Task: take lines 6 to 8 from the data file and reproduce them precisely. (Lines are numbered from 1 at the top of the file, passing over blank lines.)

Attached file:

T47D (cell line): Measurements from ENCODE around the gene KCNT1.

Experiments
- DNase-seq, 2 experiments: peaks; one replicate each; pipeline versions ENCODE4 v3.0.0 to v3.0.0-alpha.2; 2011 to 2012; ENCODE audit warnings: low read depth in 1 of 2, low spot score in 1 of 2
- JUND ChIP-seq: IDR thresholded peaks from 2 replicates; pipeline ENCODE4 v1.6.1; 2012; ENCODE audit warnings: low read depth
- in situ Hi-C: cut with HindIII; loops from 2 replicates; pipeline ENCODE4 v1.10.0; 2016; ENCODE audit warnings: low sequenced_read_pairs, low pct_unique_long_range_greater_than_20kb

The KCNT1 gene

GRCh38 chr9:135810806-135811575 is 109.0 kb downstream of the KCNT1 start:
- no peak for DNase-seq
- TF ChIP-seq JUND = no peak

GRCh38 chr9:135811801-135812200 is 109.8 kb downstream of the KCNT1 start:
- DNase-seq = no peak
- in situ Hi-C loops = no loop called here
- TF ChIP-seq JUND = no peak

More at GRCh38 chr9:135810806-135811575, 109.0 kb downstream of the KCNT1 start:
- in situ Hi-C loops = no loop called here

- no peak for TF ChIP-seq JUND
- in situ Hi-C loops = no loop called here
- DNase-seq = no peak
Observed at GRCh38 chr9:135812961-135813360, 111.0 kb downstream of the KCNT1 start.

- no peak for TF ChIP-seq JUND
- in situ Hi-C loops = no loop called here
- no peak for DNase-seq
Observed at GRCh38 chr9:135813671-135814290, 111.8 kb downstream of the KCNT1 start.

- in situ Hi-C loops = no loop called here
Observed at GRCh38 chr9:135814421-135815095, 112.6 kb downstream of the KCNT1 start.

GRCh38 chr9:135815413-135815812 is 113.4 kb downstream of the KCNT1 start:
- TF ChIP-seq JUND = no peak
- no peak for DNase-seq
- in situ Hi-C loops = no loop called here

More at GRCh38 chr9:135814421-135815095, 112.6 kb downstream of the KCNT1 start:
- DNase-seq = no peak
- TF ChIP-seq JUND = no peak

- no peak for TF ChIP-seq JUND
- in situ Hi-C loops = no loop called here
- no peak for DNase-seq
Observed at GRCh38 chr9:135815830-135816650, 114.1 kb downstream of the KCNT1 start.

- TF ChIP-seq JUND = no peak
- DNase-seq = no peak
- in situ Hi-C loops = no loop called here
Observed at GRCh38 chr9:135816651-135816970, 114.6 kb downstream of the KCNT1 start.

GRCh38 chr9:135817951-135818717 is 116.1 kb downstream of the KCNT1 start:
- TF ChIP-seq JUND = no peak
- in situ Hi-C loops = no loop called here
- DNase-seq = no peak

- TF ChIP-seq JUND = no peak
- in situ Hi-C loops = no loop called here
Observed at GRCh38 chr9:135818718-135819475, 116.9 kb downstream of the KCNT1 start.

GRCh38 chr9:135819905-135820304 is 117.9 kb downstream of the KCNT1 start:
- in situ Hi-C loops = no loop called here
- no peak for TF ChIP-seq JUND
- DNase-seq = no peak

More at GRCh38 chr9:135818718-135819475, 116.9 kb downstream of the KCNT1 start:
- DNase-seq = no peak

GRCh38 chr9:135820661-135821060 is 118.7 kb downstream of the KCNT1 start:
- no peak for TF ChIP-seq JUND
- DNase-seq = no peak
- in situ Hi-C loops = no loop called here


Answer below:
The KCNT1 gene

GRCh38 chr9:135810806-135811575 is 109.0 kb downstream of the KCNT1 start:
- no peak for DNase-seq